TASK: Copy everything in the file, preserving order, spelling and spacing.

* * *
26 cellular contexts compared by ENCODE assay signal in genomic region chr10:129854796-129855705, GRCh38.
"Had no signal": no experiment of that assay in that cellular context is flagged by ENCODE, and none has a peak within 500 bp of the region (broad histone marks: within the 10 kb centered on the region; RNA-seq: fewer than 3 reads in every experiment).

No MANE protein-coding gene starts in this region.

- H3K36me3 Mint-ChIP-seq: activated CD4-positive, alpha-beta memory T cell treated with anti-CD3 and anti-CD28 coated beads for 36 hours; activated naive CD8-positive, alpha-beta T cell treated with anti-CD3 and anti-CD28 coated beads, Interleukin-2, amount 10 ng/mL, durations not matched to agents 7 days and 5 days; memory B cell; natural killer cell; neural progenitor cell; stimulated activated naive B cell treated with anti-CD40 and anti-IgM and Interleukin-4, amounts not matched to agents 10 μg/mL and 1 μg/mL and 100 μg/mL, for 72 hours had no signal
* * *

26 cellular contexts compared by ENCODE assay signal in genomic region chr10:129854796-129855705, GRCh38.
"Had no signal": no experiment of that assay in that cellular context is flagged by ENCODE, and none has a peak within 500 bp of the region (broad histone marks: within the 10 kb centered on the region; RNA-seq: fewer than 3 reads in every experiment).

No MANE protein-coding gene starts in this region.

- H3K36me3 Mint-ChIP-seq: activated CD4-positive, alpha-beta memory T cell treated with anti-CD3 and anti-CD28 coated beads for 36 hours; activated naive CD8-positive, alpha-beta T cell treated with anti-CD3 and anti-CD28 coated beads, Interleukin-2, amount 10 ng/mL, durations not matched to agents 7 days and 5 days; memory B cell; natural killer cell; neural progenitor cell; stimulated activated naive B cell treated with anti-CD40 and anti-IgM and Interleukin-4, amounts not matched to agents 10 μg/mL and 1 μg/mL and 100 μg/mL, for 72 hours had no signal